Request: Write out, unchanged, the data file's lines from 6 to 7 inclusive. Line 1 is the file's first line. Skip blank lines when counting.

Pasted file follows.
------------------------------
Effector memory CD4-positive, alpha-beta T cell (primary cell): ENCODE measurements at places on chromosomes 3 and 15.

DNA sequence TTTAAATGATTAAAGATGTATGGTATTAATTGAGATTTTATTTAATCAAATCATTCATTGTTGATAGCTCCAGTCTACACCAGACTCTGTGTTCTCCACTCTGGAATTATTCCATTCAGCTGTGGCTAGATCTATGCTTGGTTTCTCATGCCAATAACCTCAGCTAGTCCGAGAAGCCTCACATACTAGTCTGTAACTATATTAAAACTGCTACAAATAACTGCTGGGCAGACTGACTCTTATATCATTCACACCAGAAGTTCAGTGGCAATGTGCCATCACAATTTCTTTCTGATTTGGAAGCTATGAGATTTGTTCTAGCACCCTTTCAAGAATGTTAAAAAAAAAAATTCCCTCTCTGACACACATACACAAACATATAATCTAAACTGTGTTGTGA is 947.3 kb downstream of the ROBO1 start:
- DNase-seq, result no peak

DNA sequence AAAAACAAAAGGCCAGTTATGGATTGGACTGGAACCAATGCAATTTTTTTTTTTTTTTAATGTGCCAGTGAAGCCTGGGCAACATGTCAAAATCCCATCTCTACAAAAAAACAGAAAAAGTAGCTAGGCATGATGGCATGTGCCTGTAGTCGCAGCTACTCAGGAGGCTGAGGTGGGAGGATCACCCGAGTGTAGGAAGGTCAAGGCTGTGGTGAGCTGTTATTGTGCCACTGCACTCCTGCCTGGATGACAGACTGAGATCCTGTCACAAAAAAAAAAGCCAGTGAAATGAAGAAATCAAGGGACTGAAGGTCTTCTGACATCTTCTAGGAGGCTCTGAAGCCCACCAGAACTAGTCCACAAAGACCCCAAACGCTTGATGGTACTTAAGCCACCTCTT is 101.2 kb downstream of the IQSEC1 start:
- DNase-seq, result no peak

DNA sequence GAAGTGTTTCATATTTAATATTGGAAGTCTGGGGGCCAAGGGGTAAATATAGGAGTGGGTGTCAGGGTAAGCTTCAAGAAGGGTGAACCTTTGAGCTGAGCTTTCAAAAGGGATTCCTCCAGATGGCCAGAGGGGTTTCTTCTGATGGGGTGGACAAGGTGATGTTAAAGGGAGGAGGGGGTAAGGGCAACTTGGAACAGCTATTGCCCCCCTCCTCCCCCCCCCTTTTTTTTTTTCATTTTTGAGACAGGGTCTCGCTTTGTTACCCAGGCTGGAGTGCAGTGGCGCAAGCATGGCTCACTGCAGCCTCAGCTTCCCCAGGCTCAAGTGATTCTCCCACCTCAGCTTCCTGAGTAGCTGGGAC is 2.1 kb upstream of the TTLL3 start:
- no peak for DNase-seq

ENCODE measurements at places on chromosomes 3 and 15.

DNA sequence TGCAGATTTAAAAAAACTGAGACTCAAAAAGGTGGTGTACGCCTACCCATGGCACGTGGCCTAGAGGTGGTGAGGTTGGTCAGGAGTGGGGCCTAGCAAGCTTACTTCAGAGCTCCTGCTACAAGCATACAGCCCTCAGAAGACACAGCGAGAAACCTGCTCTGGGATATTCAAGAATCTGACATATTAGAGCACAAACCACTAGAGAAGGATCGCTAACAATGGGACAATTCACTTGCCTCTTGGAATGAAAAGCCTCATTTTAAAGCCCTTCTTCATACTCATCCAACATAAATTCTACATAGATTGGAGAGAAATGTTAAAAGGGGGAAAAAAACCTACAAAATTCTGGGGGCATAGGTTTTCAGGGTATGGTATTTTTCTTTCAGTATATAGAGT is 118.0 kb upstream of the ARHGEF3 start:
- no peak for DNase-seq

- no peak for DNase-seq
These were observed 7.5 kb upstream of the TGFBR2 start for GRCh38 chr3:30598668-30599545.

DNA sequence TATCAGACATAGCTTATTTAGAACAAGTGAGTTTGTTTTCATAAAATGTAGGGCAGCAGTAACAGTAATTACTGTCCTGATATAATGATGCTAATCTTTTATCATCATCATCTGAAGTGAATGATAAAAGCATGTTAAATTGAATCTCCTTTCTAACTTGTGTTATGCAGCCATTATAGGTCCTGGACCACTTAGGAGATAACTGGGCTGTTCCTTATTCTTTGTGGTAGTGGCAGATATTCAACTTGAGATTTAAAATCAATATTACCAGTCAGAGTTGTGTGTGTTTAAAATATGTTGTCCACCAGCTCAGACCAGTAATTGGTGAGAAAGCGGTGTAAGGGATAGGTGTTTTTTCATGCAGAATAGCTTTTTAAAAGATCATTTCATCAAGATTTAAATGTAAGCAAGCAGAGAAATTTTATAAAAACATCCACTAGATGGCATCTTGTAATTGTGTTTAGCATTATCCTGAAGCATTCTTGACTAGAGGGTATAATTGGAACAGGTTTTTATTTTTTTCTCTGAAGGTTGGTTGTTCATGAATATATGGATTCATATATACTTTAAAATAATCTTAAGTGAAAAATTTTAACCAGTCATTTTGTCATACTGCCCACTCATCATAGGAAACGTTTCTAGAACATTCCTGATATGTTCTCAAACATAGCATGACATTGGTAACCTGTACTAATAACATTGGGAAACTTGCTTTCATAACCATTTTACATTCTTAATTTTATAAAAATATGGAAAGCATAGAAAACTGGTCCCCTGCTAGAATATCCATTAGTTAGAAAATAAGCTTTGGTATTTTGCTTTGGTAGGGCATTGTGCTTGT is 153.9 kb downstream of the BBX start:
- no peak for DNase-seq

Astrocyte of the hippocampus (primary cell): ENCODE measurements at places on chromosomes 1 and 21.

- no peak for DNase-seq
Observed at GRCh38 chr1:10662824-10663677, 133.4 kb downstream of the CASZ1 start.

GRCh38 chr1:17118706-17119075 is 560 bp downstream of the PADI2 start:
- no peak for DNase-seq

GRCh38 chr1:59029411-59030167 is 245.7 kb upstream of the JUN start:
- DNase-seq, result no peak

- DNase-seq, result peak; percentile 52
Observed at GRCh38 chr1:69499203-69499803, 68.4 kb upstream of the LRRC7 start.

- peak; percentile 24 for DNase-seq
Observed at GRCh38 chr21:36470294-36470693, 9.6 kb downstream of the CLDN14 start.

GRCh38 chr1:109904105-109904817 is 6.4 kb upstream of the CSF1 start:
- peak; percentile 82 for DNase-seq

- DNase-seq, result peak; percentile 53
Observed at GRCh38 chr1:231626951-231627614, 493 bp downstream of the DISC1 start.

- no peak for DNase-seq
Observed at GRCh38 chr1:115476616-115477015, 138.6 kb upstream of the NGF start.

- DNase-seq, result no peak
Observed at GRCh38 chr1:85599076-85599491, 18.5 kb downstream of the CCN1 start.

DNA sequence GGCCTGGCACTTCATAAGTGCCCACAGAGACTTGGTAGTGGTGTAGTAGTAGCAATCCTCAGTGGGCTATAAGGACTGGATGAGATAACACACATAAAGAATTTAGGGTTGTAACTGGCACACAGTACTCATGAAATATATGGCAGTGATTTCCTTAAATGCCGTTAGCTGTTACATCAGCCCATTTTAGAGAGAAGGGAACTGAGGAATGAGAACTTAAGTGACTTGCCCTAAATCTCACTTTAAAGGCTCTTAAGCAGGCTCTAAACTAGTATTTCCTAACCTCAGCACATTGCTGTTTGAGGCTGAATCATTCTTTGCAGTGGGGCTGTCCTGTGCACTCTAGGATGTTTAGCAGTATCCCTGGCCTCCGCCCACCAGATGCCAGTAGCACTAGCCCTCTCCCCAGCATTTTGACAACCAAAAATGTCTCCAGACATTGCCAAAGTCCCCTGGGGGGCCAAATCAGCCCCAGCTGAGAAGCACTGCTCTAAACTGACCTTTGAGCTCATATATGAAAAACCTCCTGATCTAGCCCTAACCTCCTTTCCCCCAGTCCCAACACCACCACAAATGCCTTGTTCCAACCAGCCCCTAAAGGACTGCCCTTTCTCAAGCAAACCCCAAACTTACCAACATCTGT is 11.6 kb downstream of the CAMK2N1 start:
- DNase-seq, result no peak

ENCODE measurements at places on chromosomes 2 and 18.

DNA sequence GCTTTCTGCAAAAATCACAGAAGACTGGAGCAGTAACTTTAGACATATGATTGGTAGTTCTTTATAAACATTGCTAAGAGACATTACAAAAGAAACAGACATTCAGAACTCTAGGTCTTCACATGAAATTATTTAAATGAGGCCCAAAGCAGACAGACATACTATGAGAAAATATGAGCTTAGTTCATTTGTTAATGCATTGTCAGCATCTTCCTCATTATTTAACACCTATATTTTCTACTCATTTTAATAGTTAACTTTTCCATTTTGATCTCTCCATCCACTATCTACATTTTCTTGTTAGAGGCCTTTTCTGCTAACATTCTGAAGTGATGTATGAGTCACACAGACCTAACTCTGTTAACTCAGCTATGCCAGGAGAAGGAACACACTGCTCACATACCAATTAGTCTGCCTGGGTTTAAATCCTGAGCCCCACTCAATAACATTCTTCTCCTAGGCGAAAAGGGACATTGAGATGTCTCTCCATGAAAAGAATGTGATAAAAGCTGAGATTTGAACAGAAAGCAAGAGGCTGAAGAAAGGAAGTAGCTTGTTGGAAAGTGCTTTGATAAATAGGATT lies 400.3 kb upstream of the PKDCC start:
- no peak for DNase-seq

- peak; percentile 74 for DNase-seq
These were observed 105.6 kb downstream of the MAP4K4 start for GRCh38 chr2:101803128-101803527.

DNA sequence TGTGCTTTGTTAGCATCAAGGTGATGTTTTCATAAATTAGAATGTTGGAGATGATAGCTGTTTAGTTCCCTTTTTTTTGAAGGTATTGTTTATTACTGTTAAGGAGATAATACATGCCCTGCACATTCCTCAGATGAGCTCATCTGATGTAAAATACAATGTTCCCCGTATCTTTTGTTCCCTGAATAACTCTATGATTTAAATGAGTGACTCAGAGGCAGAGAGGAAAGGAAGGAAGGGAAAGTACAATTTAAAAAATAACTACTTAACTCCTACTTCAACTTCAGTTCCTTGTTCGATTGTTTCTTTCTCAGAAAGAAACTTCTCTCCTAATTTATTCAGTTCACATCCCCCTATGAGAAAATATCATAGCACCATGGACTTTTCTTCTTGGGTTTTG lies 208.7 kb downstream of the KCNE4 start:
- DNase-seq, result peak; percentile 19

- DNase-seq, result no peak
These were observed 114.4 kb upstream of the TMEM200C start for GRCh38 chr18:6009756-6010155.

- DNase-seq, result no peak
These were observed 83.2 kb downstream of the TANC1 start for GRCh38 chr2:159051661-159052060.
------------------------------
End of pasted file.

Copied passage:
DNA sequence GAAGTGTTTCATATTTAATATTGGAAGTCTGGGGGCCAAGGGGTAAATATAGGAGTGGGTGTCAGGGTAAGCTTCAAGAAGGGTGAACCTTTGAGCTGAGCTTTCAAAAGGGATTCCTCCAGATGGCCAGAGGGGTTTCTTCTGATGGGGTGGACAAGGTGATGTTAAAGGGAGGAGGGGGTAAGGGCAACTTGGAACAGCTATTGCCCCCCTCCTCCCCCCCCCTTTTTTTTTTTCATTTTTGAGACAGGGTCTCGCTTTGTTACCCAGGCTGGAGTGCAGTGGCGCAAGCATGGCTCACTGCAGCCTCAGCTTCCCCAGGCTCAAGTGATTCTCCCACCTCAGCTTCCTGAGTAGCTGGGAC is 2.1 kb upstream of the TTLL3 start:
- no peak for DNase-seq